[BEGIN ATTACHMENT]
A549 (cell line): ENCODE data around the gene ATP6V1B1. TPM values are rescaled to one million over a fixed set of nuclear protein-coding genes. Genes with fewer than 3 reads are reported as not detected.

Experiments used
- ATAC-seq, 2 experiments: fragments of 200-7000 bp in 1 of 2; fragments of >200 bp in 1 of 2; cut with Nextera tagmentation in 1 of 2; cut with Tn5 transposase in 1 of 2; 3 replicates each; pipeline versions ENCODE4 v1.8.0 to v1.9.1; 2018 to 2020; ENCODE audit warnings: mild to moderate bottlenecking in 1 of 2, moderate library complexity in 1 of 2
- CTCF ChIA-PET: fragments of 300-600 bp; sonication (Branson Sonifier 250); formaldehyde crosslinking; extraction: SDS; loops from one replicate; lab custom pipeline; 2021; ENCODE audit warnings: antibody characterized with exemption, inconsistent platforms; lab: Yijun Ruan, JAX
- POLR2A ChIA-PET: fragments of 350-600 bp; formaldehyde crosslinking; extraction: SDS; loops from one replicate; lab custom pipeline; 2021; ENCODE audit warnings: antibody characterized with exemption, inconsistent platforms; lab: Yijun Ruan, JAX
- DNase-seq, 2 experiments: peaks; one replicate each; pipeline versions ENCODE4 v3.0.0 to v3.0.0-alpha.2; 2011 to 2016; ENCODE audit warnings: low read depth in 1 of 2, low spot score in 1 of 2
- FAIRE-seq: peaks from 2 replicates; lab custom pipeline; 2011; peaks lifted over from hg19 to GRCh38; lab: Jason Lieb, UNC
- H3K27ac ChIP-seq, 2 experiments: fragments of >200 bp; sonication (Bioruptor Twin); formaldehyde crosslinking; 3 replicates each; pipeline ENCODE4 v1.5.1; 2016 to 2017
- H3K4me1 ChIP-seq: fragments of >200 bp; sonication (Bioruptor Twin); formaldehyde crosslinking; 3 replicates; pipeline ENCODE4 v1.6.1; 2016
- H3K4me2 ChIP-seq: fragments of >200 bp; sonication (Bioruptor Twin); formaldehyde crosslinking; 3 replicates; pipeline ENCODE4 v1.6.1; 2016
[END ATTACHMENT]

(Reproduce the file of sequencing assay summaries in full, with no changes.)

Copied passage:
A549 (cell line): ENCODE data around the gene ATP6V1B1. TPM values are rescaled to one million over a fixed set of nuclear protein-coding genes. Genes with fewer than 3 reads are reported as not detected.

Experiments used
- ATAC-seq, 2 experiments: fragments of 200-7000 bp in 1 of 2; fragments of >200 bp in 1 of 2; cut with Nextera tagmentation in 1 of 2; cut with Tn5 transposase in 1 of 2; 3 replicates each; pipeline versions ENCODE4 v1.8.0 to v1.9.1; 2018 to 2020; ENCODE audit warnings: mild to moderate bottlenecking in 1 of 2, moderate library complexity in 1 of 2
- CTCF ChIA-PET: fragments of 300-600 bp; sonication (Branson Sonifier 250); formaldehyde crosslinking; extraction: SDS; loops from one replicate; lab custom pipeline; 2021; ENCODE audit warnings: antibody characterized with exemption, inconsistent platforms; lab: Yijun Ruan, JAX
- POLR2A ChIA-PET: fragments of 350-600 bp; formaldehyde crosslinking; extraction: SDS; loops from one replicate; lab custom pipeline; 2021; ENCODE audit warnings: antibody characterized with exemption, inconsistent platforms; lab: Yijun Ruan, JAX
- DNase-seq, 2 experiments: peaks; one replicate each; pipeline versions ENCODE4 v3.0.0 to v3.0.0-alpha.2; 2011 to 2016; ENCODE audit warnings: low read depth in 1 of 2, low spot score in 1 of 2
- FAIRE-seq: peaks from 2 replicates; lab custom pipeline; 2011; peaks lifted over from hg19 to GRCh38; lab: Jason Lieb, UNC
- H3K27ac ChIP-seq, 2 experiments: fragments of >200 bp; sonication (Bioruptor Twin); formaldehyde crosslinking; 3 replicates each; pipeline ENCODE4 v1.5.1; 2016 to 2017
- H3K4me1 ChIP-seq: fragments of >200 bp; sonication (Bioruptor Twin); formaldehyde crosslinking; 3 replicates; pipeline ENCODE4 v1.6.1; 2016
- H3K4me2 ChIP-seq: fragments of >200 bp; sonication (Bioruptor Twin); formaldehyde crosslinking; 3 replicates; pipeline ENCODE4 v1.6.1; 2016